psy·chot·ic leop·ard sīˈkädik/ˈlepərd/ noun · anything that is funky, interesting, beautiful, niche, useful, and grabs one's attention

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Taking Chances on Strangers: Finding Trust in the World

Posted by Lisa Johnson on


Having an online business forces me to deal with some crazies, but overwhelmingly, I have found that the virtual world is full of really nice people.

A couple of weeks ago, an Ebay user sent a question about a pair of vegan combat boots which I was selling.  She was concerned that after having placed a bid, the soles might be damaged.  They weren't, but it turned into a conversation about the best type of epoxy glue to use for repairing not only shoes, but making mosaic mirrors, which I had delved into a few years ago.  Turns out, through a couple more exchanges, that she lives off the coast of the Gulf of Mexico, and has access to a wealth of seashells and findings from the ocean, which she then proceeded to send photos of.  

Though I have always loved barter, it was she who brought up the idea of trading me a "surprise package" for the boots, instead of paying, which I immediately said yes to. Who doesn't love surprises, especially when they arrive in the mail? What was really cool about this exchange, which she noted, was that as strangers, we would have to trust each other. We both had promised to give something, but there would be no recourse if one of us did not hold up her end of the deal.

Within a couple of days, she sent me another photograph:  a cardboard box which she had decorated profusely with my name in large bubble letters and green duct tape.  It reminded me of the special care packages I'd received while away at summer sleepaway camp from my closest friends, often filled with packs of Hershey bars (my favorite) and Cricket magazines.

So I, like any single mom running her own business and with limited time, took the boots she wanted and shoved them in a flat rate USPS mailer with a Psychotic Leopard business card and temporary tattoo.

Two days later, after emergency root canal surgery and feeling pistol whipped, I arrived back at the house to find her package at the top of the porch steps, like a huge smile.  

Tempting as it was, I just had to wait for my daughter to get home, because I knew how much pleasure she herself would get out of unwrapping something that looked as good as this. Normally, when we open the mail, we shred like dogs, but this box was a work of art in itself that needed to be preserved. Getting a pair of scissors from the kitchen drawer, I carefully clipped off its top, keeping the address label intact, to later frame.

What we found as we pulled back the cardboard flaps took my breath away, it was so exquisite!   The scent of dried sage and incense of my high school days wafted up, and inside was a nest of carefully hand-wrapped aqua blue little packages, in whose center rested a photograph of a graffiti heart.  On the back were written the words, "Let's be the change we want to see."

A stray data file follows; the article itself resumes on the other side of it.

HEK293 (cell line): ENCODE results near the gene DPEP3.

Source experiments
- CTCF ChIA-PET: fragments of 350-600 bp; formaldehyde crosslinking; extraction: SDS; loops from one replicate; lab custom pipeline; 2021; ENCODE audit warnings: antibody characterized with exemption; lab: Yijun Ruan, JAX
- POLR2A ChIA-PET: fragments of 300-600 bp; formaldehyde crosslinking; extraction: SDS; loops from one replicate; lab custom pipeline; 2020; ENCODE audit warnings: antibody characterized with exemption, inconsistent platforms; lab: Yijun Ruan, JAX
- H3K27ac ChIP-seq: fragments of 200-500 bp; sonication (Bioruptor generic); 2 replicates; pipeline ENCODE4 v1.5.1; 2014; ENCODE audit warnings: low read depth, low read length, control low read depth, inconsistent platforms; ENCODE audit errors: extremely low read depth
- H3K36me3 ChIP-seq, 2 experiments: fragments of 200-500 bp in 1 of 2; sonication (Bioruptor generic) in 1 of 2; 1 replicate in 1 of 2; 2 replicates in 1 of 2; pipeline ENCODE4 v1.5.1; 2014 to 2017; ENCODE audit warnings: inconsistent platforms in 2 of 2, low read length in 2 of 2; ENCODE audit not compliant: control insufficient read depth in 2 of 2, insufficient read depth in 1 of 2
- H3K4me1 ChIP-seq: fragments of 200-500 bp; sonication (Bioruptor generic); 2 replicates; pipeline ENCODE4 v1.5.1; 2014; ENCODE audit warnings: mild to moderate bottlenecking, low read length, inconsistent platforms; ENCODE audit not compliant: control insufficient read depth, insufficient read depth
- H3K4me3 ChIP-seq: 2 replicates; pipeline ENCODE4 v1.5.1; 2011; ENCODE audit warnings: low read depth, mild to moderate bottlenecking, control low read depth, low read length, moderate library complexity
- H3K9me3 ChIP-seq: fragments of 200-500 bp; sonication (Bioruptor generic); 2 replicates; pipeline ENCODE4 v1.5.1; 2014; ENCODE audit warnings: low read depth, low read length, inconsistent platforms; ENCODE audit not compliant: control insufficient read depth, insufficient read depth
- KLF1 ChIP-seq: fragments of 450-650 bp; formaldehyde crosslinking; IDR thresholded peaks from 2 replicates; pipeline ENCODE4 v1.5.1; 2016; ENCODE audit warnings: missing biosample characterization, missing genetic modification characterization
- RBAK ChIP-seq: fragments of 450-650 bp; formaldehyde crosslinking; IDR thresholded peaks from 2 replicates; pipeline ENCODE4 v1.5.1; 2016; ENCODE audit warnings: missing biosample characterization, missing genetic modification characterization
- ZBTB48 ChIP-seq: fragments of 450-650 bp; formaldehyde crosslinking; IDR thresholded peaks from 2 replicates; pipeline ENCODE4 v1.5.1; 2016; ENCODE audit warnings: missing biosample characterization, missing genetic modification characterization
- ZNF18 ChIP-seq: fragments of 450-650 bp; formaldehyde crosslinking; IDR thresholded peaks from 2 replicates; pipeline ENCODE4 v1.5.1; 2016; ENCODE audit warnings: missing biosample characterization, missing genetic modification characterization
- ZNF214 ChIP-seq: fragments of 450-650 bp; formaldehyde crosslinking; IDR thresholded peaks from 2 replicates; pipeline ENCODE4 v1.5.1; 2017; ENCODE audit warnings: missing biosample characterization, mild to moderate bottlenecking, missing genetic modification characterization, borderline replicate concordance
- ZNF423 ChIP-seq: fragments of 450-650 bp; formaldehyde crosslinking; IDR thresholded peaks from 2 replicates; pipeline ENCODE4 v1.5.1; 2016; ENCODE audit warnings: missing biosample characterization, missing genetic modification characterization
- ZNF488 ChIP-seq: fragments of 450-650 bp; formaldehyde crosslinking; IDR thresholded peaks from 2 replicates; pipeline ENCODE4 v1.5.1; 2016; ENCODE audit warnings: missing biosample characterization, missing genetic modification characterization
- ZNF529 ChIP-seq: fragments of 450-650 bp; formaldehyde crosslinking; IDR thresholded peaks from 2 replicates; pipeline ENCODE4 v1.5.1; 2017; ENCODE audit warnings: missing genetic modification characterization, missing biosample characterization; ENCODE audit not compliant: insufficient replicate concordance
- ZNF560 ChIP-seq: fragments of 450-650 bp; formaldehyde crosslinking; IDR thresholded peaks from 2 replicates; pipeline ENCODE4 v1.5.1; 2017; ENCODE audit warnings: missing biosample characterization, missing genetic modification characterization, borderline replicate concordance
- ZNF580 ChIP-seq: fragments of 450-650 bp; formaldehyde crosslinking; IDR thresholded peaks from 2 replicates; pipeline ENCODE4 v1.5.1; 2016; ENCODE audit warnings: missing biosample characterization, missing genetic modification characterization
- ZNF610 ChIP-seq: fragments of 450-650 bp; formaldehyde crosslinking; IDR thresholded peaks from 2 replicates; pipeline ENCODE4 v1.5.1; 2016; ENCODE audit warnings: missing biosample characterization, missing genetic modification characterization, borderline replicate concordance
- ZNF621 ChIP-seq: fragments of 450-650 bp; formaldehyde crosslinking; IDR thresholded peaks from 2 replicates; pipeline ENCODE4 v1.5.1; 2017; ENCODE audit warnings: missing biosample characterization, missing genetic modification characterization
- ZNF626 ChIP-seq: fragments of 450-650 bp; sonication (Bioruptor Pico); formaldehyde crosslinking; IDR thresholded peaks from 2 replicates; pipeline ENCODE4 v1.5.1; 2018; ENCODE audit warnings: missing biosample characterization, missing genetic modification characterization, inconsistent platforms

My daughter and I spent the next 20 minutes reading the handwritten messages Keirsten had tied carefully with twine to each individual packet, describing the glorious little treasures inside.  There was the bone of a heron, a tiny sea fan attached to a white shell, a lunch bag full of olive shells and whelks, a small tupperware bowl containing three beautiful, perfectly intact white sand dollars.  There was a rainbow colored bumper sticker proclaiming "JUST BE NICE" with a peace sign, hand colored by an eight year-old neighbor of hers named Malia who was born in the house next door.  A stunning piece of Blackwater river worn driftwood, a cluster of purple barnacles.  Unearthing each piece was such a thrill!

It went on and on.The fact that she had spent so much time, care, and love into sending us, complete strangers, these magnificent gifts made me feel guilty.   It was overwhelming, enchanting, and one of the nicest things I had ever received in the mail, from anyone!  Even better than any camp care package!

Thea was totally charmed and said, "Mom, this person seems like she's one of your good friends!"  She couldn't believe that Keirsten and I had never met, or even spoken before.  Then she announced that she too would love to do a trade (which we vowed to put a lot more time and attention into!).

I emailed Keirsten to thank her, and noted that her gifts had been reminiscent of those I'd received over the years from my aunt, who died last month. Ruth had what she called a "magic closet" which she would occasionally raid, sending its contents over to us:  I never knew if I would get shampoo samples or a pair of my grandmother's earrings. It was as if Ruth's spirit, or whatever you would call it, had come back to me through a stranger at the other end of the continent.

“Keep your heart wide open and you’ll be received with open hearts," said Marnie Grundman, author of Missing:  A True Story of a Childhood Lost.  The past three years have been some of the hardest that my children and I have had to face, and I often worry that what they have been through might harden them as adults, make them more suspicious and less apt to trust.  Experiences with people like Keirsten, however, confirm my conviction that the world is good, and that if we move about with an open heart, we can't help but to encounter some of the best people in it.

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